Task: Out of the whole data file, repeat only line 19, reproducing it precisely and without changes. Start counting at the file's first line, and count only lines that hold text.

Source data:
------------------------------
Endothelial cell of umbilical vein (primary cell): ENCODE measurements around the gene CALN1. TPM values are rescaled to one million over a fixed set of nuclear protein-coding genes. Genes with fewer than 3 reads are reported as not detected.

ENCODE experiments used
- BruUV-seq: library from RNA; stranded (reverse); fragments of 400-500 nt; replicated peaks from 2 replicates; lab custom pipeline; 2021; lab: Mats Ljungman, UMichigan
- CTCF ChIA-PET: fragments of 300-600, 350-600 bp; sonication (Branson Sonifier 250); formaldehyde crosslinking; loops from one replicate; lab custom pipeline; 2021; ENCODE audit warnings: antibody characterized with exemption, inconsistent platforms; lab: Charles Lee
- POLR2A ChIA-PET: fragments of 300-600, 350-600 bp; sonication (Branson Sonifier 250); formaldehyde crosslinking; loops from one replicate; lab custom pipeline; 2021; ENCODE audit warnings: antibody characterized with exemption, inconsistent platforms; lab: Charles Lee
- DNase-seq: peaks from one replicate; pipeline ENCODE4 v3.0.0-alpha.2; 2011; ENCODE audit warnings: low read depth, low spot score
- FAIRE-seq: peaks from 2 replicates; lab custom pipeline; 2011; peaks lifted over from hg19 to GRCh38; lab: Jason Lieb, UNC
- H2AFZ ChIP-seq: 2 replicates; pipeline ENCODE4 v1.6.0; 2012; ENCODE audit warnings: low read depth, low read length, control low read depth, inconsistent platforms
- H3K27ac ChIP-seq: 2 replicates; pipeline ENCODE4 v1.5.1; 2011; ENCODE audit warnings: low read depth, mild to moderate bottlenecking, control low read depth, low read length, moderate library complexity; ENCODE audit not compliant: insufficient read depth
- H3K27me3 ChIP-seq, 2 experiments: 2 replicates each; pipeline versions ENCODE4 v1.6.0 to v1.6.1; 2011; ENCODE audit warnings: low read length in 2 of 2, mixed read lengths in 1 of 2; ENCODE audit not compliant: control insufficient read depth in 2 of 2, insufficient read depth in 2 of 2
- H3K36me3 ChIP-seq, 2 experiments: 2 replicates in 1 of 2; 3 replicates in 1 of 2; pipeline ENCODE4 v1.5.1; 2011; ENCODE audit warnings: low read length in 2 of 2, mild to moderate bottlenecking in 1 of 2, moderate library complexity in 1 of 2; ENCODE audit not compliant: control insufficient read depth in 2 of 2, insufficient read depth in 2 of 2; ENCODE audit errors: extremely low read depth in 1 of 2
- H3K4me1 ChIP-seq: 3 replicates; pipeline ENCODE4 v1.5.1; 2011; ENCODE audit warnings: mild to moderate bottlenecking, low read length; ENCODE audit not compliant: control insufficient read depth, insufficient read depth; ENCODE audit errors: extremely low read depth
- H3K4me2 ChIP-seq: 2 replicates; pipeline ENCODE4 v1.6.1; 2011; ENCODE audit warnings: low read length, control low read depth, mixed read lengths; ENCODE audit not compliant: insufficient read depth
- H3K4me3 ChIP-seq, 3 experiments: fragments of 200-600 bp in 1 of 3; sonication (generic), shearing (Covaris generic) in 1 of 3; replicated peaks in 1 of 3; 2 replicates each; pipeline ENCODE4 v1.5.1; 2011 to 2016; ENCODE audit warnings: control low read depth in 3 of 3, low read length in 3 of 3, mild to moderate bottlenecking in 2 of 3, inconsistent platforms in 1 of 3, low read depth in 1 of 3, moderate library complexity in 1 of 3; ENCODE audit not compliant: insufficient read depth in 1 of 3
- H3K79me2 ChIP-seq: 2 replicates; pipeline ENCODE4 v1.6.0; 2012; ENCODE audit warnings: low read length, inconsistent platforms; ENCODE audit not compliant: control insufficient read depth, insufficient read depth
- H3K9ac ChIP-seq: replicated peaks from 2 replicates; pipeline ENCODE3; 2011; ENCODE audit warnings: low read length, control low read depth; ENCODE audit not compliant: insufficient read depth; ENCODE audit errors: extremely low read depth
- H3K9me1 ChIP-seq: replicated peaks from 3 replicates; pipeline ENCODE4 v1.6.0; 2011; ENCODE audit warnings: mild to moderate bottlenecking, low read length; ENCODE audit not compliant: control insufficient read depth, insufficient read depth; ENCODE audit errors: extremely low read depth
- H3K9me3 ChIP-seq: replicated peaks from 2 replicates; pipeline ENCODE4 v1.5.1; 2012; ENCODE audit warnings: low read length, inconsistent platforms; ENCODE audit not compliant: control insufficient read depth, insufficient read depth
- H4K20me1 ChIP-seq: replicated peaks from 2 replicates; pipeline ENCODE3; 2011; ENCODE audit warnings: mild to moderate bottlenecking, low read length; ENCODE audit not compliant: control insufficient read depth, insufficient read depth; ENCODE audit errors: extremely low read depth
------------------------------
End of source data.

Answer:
- H4K20me1 ChIP-seq: replicated peaks from 2 replicates; pipeline ENCODE3; 2011; ENCODE audit warnings: mild to moderate bottlenecking, low read length; ENCODE audit not compliant: control insufficient read depth, insufficient read depth; ENCODE audit errors: extremely low read depth